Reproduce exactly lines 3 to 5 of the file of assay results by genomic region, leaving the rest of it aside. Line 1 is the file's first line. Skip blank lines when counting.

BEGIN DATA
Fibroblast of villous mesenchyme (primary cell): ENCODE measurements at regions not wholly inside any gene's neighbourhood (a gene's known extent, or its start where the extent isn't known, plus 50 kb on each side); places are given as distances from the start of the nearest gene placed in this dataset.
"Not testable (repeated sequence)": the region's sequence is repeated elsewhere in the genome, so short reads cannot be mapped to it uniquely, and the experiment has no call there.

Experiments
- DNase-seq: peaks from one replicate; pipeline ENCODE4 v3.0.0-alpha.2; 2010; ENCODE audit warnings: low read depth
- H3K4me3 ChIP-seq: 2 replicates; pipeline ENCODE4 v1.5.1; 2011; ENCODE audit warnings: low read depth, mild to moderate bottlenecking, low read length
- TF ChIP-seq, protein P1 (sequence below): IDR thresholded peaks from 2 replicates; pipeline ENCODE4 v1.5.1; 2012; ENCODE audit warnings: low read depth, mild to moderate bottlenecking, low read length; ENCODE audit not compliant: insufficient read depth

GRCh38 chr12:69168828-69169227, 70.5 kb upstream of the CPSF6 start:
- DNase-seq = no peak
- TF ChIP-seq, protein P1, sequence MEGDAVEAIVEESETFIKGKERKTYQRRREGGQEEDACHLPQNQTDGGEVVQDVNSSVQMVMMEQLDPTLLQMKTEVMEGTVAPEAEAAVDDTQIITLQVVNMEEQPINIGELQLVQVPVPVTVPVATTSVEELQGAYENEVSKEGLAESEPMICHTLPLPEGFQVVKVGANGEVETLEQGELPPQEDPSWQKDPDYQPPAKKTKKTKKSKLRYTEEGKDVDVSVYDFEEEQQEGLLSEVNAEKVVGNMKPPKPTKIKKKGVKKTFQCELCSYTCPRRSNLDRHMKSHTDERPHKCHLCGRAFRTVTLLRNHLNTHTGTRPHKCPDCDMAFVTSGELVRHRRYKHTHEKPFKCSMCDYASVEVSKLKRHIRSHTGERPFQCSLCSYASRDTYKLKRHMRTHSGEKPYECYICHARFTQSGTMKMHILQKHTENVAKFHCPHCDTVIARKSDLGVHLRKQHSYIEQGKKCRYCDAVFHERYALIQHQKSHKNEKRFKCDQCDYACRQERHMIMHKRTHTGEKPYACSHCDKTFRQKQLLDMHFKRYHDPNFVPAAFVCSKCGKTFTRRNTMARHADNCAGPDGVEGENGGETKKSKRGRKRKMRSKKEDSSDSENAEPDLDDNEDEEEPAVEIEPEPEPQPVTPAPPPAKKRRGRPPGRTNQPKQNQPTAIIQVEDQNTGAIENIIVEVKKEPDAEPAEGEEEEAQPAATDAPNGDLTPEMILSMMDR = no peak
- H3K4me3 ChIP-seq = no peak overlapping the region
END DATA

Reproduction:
Experiments
- DNase-seq: peaks from one replicate; pipeline ENCODE4 v3.0.0-alpha.2; 2010; ENCODE audit warnings: low read depth
- H3K4me3 ChIP-seq: 2 replicates; pipeline ENCODE4 v1.5.1; 2011; ENCODE audit warnings: low read depth, mild to moderate bottlenecking, low read length